Thursday, 30 April 2009

Songs that should NEVER be covered no.3

Hi, Cathy Dennis here. You may remember me for having chart hits like Touch Me (All Night Long) and writing songs for people like Sophie Ellis-Bextor, S Club 7 and Katy Perry. Well before I could write my own songs I thought I'd have a go at murdering someone else's. Enjoy!

Ay-up, Rick Allen here, one-armed drummer of down-to-earth Sheffield-based pop metal sell-outs, Def Leppard. A few years ago we nicked an idea from Rush of doing an album of cover versions of songs that inspired us as kids. Here's our stab at one of the most perfect songs ever written. Even though it was written by some shandy-drinking Cockney about that thee're fancy London...

Tuesday, 28 April 2009

Nuts in August

I'm currently reading Emma Kennedy's book on family camping holidays. It's made me 'LOL' a few times, even though I'm sure that quite a lot of its been embellished for comedic purposes, nevertheless it's a good read.

All of which reminded me of the only time I've been camping (I was never in the cubs or scouts. Male-bonding has always left me slightly cold. Besides, all you seemed to do was play Britsh fucking Bulldogs). It was 1984 and my sister had just got married so mater and pater were a bit skint from forking out for a showy wedding, so a 'proper' holiday was out of the question. My other sister had announced the previous year, right at the end of a fortnight in Cornwall that she "never wanted to go on a family holiday ever again". So, as in 1984 she was 17, it was deemed that she could be trusted to stay at home on her own for a week. It was decided that we would borrow my aunt's tent and go and slum it in the Lake District, just my parents and me. In the spirit of inter-family unity, my just-married sister's new in-laws decided they would bring their tent and come with us.

Here's a run down of what went wrong that week:

  • First night there and the campsite offers grass-skiing, which involves hurtling down fellsides on ski boots fitted with tank tracks. Dad's too tight to pay for me to have a go so I have a go at running down the hill very fast, lost my footing and bounced down more than I ran, ripping my Brutus jeans and getting grass stains on my black and white, Big Country-style plaid shirt. Caused much hilarity with my sister's in-laws.

  • Got accosted by a gang of teenage girls while going to the camp shop to get my dad's Express and a bottle of milk. They could obviously smell a boy who'd never been kissed before at twenty paces. Put me off girls for at least a year.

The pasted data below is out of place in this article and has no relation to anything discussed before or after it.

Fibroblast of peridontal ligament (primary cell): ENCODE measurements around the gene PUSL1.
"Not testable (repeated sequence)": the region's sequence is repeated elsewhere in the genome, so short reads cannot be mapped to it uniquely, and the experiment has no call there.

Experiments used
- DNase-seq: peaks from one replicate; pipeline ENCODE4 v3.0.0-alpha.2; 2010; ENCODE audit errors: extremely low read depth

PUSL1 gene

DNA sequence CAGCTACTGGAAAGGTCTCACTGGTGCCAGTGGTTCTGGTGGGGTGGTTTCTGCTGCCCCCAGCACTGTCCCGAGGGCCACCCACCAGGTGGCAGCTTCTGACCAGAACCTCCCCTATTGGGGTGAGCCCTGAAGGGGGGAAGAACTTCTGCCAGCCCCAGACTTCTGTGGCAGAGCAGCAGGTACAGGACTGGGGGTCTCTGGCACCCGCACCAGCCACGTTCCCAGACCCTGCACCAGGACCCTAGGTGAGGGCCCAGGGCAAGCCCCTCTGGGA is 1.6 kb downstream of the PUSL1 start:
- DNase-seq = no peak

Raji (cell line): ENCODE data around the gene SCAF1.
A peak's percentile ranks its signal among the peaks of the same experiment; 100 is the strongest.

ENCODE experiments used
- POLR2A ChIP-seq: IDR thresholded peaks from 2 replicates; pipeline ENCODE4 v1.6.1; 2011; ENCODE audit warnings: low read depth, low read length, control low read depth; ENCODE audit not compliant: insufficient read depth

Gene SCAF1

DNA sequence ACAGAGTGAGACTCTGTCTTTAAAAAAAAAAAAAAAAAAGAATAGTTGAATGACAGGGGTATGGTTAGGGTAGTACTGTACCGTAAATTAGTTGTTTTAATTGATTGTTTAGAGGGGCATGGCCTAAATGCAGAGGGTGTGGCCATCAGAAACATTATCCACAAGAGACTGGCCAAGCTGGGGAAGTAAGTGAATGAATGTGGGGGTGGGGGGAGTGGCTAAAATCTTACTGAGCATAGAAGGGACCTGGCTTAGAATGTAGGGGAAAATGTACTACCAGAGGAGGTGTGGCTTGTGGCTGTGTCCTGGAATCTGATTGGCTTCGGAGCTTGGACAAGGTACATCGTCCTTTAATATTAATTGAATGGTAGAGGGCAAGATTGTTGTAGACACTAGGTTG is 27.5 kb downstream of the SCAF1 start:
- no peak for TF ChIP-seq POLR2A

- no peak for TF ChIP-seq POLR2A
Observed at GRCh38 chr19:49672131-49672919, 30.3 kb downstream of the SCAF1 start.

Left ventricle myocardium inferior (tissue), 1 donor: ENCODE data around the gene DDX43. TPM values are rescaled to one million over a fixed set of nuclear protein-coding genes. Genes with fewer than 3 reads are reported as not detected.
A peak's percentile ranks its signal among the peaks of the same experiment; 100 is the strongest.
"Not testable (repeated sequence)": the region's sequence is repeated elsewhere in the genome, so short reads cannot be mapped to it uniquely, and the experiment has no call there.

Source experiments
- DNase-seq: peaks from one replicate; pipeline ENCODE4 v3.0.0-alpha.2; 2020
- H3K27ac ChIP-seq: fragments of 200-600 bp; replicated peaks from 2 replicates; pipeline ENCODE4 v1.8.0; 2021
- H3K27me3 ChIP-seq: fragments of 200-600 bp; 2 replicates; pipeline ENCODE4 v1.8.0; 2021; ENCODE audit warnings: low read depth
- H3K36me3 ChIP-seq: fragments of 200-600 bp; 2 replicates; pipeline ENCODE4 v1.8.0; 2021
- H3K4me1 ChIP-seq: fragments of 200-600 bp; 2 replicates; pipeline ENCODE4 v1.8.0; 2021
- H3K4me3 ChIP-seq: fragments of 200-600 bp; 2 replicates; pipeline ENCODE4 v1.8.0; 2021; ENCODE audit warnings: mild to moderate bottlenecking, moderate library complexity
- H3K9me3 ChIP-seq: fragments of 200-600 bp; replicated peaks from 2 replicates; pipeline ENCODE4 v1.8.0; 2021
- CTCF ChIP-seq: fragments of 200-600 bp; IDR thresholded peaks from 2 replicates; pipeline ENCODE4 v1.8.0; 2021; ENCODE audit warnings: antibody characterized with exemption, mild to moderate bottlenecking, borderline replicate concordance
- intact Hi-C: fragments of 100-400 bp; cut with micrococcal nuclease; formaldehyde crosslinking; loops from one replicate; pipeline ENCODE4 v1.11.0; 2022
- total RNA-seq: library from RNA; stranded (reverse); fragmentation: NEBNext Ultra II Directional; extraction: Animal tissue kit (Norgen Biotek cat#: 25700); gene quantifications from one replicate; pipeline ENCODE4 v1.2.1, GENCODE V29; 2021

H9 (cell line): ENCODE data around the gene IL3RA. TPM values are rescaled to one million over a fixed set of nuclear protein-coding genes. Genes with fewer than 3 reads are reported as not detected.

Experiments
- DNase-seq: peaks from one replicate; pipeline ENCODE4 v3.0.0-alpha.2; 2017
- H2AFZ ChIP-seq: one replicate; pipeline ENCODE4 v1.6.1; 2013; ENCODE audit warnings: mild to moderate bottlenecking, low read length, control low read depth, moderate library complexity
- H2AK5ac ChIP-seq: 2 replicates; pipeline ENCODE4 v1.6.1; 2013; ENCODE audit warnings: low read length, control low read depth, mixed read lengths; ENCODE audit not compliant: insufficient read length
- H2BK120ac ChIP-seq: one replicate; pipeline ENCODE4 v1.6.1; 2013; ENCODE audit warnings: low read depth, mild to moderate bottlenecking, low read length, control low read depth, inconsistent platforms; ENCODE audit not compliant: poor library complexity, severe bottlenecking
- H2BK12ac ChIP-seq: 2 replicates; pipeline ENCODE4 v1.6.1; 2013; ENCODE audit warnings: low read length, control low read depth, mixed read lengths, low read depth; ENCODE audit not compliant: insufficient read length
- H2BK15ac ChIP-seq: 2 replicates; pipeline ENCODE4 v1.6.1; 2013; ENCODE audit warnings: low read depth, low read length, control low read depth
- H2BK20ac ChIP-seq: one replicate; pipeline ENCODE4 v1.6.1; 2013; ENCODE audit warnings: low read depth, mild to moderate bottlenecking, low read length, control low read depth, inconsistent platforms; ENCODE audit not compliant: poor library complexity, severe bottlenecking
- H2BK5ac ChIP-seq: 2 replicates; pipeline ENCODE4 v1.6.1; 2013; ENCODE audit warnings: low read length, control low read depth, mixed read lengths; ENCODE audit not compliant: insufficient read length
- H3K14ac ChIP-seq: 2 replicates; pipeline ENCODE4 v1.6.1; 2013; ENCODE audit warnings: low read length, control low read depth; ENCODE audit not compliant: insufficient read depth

• Went to visit an uncle who worked at Sellafield and lived within sight of it. His stepson made me touch the Irish sea because "it's radioactive and you ain't got no bollocks if you don't touch it". He then took me to his bedroom where, in a display of twattishness that would shame those two American Judas Priest fans, he played me Deep Purple's Child in Time over and over again at shrieking volume. A song that still leaves me traumatised*.

  • Stopped for a leak in a mountain stream then thought it would be a good idea to drink the clear water with my scooped hands. The same hands that had just been holding my penis that hadn't had a proper bathing for a few days. And, in my youthful stupidity drank water downstream from where I'd just pissed. Caused much hilarity with my sister's in-laws.

  • Had a tin of lager which caused me to collapse into my deckchair resulting in me touching the sides of my tent. Dad went mad, got a smack round the bonce (it was allowed in those days). Touching the sides of a tent is the worst thing you can do when camping. Ever. Caused much hilarity with my sister's in-laws.

  • Woke in the middle of the night. As it's a camp site it was pitch black, thought I'd gone blind as I could see absolutely nothing and screamed. Caused much hilarity with my in-laws.

  • Had to listen to two 'neighbours' arguing due to one of them being able to hear everything the others were saying, and singing because the bastards had taken a guitar with them. Just like Nuts in May. Yes, really.

  • Decided it would be a good idea to go the pub at a place called Kirkstone Pass, one of the highest pubs in England. It's accessed by a notoriously steep road. Sister's father-in-law decided he would drive, he's not the world's greatest driver. I had my eyes shut most of the way, when I opened them, his false teeth, which he wasn't overly keen on wearing, were grinning up at me from the map pocket in the car door. The pub itself is like The Slaughtered Lamb off of An American Werewolf in London. Stuffed crows on every window ledge. Needless to say, the trip down was just as scary as on the way up. Made worse by my sister's father-in-law's insistence that we listen to his Jim Reeves tape. Gentleman Jim.